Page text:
Berry Gordy had enjoyed massive success at Motown for a decade or so now found his interest and focus shifting towards TV and even Movies and by 1970 Gordy was well on the way to dragging Motown in new directions with his production of Lady Sings the Blues about singer Billie Holliday to be performed inevitably by Diana Ross with whom he famously shared a very special bond. The Jacksons recordings at Motown also signalled for the very first time a distinct shift away from the rigidly structured conveyor belt hit factory sound of the Motown House of Hits characterised by The Supremes to a much more varied soulful sound that emerged in the 70s.
The Jackson 5 euphoria that reached dizzying heights during the first year or so started to taper off and though the hits still came, the big chartbusters dried up and the think tank at Motown were always wary of the challenge that a band of squeaky clean kids would be faced with once they started sprouting facial hair, look less adorable and their voices started to break. The Jacksons soldiered on with steady if not quite spectacular results and with new trends emerging in soul music it was obviously going to be a challenge for long term survival. Numerous funk bands tried to reinvent themselves in an era dominated by Dance music and couldn’t survive the rigours of change, fellow Motown giants such as Marvin Gaye, Diana Ross, The Temptations and even heavyweights The Isley Brothers now found their records being outsold by brash disco acts such as the Village People with little or no musical credibility. As the 70s ticked over the Jackson hit bank started to falter and Michael Jackson was encouraged to record the occasional solo outing as he entered his geeky adolescent years.
One of Berry Gordy’s most ill conceived ideas at Motown was his foray into cinema. Diana Ross had managed an Oscar Nomination and Lady Sings the Blues was well received so Gordy was encouraged enough to go for a second production, once again starring the apple of his eye, Diana Ross in a treacly, schmaltzy and quite sickly piece of pap known as “Mahogany”. The film underperformed and was deservedly given a fearful hammering by the critics. Sadly Gordy was undeterred and continued to plan for his ultimate blockbuster, the Soul version of The Wizard of Oz called The Wiz which was to star his roster of talent at Motown and propel them all into another stratosphere of stardom altogether. Sadly it was the greatest miscalculation by an otherwise brilliantly shrewd Berry Gordy, one which Motown never really ever recovered from but from this disaster was to emerge ultimately the three recordings that would elevate Michael Jackson to the status of the World’s most successful recording artist of all. Michael was cast in the role of the Scarecrow while an ageing Diana Ross managed to persuade Gordy to cast her despite the scripts demands for a youthful Dorothy.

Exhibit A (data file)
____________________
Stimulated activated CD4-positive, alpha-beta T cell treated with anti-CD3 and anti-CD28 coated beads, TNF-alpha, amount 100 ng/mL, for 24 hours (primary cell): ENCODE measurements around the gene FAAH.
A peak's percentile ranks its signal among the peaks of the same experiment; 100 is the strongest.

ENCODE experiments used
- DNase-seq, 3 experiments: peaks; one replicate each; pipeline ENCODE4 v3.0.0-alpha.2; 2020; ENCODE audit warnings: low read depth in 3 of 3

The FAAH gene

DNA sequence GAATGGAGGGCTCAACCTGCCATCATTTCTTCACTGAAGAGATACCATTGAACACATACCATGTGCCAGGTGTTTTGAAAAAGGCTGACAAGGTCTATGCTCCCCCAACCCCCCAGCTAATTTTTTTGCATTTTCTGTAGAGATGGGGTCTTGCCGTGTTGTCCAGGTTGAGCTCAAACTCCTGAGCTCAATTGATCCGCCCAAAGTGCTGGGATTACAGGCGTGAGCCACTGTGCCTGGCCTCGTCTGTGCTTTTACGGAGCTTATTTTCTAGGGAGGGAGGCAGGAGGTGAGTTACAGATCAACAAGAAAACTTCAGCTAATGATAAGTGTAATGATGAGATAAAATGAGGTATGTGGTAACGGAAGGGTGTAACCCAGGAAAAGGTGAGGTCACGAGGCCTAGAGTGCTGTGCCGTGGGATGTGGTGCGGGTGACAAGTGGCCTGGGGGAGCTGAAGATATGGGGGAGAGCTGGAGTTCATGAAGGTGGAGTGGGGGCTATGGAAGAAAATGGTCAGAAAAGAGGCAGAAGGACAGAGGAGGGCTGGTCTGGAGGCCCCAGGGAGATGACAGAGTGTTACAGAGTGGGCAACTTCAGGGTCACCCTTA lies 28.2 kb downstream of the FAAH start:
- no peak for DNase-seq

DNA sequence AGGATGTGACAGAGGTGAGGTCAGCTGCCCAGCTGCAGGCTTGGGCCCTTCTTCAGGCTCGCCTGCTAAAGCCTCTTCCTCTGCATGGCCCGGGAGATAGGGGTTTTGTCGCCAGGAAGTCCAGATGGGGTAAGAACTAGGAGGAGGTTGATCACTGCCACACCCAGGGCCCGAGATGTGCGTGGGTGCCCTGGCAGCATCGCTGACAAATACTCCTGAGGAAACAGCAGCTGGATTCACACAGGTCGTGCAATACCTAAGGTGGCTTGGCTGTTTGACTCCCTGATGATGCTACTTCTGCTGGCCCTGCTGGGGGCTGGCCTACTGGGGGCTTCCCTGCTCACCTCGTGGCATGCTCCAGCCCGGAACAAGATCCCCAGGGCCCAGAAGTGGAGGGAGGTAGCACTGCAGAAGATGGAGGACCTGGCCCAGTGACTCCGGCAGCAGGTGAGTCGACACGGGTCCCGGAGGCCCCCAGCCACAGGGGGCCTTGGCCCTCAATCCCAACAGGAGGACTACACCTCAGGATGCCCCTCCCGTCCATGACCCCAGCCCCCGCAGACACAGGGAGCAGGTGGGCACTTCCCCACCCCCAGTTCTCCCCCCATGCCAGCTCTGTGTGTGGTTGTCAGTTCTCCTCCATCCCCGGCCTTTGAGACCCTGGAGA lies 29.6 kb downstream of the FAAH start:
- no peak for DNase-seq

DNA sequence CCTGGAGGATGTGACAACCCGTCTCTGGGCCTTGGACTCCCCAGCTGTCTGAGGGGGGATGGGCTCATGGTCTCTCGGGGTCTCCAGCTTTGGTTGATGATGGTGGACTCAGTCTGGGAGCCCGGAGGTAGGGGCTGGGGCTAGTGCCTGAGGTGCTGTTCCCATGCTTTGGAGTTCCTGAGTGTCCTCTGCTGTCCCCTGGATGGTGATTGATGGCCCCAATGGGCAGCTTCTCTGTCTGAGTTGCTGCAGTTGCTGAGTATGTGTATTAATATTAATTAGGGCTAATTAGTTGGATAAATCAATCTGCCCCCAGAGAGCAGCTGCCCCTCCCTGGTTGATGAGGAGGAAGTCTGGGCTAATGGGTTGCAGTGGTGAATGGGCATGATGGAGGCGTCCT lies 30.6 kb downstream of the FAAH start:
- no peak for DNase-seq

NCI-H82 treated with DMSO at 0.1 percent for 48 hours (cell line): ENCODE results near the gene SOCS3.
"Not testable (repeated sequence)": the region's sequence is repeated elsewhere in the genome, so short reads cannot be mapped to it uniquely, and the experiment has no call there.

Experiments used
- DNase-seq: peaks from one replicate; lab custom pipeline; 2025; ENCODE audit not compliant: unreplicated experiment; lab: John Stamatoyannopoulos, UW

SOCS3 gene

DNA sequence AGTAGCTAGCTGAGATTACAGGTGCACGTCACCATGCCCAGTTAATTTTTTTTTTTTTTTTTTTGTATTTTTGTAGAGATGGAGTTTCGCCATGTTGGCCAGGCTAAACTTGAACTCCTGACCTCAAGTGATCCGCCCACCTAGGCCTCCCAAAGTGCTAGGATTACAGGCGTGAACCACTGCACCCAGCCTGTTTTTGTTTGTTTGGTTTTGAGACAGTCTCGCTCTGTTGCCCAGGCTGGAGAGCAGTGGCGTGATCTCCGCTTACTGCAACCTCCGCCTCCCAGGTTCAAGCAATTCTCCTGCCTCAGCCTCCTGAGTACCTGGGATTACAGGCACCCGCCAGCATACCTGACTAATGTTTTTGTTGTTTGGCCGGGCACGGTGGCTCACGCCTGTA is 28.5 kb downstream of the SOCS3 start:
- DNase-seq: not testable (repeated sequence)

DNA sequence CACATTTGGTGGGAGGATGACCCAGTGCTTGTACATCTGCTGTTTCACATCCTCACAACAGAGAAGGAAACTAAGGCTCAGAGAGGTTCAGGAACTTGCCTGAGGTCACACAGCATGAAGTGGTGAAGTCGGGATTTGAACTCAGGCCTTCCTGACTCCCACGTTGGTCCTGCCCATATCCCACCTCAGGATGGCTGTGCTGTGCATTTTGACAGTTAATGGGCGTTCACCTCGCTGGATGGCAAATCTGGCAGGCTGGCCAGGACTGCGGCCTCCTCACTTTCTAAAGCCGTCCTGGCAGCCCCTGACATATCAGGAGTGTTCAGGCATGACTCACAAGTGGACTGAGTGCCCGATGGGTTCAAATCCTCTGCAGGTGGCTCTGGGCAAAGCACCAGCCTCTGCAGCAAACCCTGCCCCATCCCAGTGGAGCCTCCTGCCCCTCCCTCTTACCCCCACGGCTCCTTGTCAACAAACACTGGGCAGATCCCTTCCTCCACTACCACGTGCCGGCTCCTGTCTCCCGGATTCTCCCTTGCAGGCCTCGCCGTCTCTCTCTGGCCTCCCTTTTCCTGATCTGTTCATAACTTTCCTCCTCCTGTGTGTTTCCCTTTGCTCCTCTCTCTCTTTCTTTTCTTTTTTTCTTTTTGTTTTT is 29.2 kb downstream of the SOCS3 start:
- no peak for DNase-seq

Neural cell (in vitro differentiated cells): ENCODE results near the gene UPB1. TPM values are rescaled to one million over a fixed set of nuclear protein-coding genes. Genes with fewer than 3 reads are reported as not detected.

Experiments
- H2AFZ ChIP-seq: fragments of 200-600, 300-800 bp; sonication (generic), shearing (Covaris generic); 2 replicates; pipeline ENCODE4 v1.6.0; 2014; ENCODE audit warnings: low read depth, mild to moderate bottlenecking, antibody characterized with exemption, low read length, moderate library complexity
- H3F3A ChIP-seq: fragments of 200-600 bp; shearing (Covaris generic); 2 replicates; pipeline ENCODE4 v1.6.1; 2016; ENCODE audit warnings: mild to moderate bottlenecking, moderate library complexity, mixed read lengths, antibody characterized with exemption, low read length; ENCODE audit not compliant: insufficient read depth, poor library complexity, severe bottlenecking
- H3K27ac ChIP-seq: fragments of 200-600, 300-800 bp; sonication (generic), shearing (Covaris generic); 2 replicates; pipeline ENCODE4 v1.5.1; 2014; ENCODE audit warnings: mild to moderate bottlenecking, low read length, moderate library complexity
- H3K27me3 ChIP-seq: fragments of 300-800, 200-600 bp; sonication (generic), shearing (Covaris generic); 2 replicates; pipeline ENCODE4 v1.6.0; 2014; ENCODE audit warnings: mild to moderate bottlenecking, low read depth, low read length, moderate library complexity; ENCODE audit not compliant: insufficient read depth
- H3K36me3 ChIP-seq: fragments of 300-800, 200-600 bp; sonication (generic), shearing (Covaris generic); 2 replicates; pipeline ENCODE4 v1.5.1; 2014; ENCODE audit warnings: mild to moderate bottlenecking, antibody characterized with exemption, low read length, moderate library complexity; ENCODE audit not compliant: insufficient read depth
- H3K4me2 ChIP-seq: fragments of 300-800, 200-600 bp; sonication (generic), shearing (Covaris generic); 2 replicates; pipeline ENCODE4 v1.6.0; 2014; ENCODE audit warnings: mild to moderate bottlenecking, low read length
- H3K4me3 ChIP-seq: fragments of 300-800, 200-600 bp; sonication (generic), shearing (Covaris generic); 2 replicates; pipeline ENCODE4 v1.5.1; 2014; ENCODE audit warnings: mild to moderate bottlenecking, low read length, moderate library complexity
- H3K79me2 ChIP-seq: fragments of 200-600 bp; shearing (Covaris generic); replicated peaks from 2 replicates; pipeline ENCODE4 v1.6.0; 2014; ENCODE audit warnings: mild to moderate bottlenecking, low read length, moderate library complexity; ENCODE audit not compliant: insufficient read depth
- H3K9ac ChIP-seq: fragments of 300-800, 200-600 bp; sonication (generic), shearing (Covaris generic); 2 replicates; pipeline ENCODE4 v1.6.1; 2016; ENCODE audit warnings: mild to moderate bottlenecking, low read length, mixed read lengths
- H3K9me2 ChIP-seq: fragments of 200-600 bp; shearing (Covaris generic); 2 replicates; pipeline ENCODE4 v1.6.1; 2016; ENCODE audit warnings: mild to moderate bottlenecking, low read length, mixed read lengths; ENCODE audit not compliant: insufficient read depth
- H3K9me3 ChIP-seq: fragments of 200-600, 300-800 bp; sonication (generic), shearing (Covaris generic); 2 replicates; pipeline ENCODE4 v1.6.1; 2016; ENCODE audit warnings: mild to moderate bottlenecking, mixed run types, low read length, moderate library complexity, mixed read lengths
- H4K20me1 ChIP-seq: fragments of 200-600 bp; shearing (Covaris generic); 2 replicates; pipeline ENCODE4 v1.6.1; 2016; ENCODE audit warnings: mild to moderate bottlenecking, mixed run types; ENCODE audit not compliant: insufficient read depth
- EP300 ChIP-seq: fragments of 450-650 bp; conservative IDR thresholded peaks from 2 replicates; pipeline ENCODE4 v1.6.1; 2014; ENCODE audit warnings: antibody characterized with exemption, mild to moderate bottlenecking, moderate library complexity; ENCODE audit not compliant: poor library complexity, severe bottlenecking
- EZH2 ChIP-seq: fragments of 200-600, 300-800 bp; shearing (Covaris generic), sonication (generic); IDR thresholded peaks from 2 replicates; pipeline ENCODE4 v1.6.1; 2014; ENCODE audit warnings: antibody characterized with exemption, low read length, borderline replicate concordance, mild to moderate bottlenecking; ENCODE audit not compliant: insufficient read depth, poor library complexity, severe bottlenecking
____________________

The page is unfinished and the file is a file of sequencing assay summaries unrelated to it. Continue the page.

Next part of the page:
The film was a disaster of epic proportions and earned its place alongside the biggest financial turkeys ever produced in Hollywood. Motown would never be the same but on the set of the movie Michael Jackson was to meet Quincy Jones and the two of them worked out a plan by which Jackson would find his own identity as a solo artist in his own right working with Jones’s faithful team of songwriters, composers , Musicians and producers. The first fruit of this union was Michael Jackson’s first grown up Solo Album titled Off The Wall released August 10th 1979.
This was to be the acid test of whether the world was ready to accept Michael Jackson without The Jacksons by his side. Sales for the album started solidly but not spectacularly and a tense Michael Jackson was pleased yet not elated but as time went by the Album showed remarkable staying power and four top ten hits were squeezed out of the album, unprecedented in those days. Among them was a recording of a song with virtually no musical accompaniment at all, recorded in a darkened studio because Jackson was too self conscious to sing the way he needed to do justice to an emotional song such as “She’s Out of My Life”. The recording ended with Jackson breaking down in sobs which are captured on the video of song. Off the Wall was embraced whole heartedly by the Soul and RnB record buying community and Michael Jackson fully endorsed by the Afro American community as the latest high profile ambassador for his people.